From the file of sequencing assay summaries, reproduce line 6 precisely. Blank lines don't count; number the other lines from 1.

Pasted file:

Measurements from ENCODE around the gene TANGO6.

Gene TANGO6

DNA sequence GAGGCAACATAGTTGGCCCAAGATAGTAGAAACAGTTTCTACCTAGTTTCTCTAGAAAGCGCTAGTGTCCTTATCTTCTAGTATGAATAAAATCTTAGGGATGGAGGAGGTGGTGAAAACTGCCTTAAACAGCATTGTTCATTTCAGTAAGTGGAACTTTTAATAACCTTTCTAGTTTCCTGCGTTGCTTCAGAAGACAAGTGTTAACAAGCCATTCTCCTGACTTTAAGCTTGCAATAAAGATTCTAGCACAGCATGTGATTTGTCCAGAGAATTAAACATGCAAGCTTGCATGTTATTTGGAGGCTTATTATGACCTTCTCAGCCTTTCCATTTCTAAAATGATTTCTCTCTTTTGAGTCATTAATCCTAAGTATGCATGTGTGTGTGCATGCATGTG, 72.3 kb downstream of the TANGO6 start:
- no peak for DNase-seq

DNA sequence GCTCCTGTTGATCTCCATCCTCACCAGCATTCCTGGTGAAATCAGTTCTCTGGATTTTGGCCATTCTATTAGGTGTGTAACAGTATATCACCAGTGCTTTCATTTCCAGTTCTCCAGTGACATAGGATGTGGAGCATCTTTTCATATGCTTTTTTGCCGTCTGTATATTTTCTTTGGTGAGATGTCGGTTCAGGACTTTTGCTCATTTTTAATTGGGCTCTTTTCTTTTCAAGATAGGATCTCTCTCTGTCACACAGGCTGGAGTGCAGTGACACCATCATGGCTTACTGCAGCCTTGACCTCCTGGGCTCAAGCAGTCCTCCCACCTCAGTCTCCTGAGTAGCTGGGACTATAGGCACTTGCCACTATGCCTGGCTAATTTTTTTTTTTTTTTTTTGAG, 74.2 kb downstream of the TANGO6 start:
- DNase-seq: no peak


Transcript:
- DNase-seq: no peak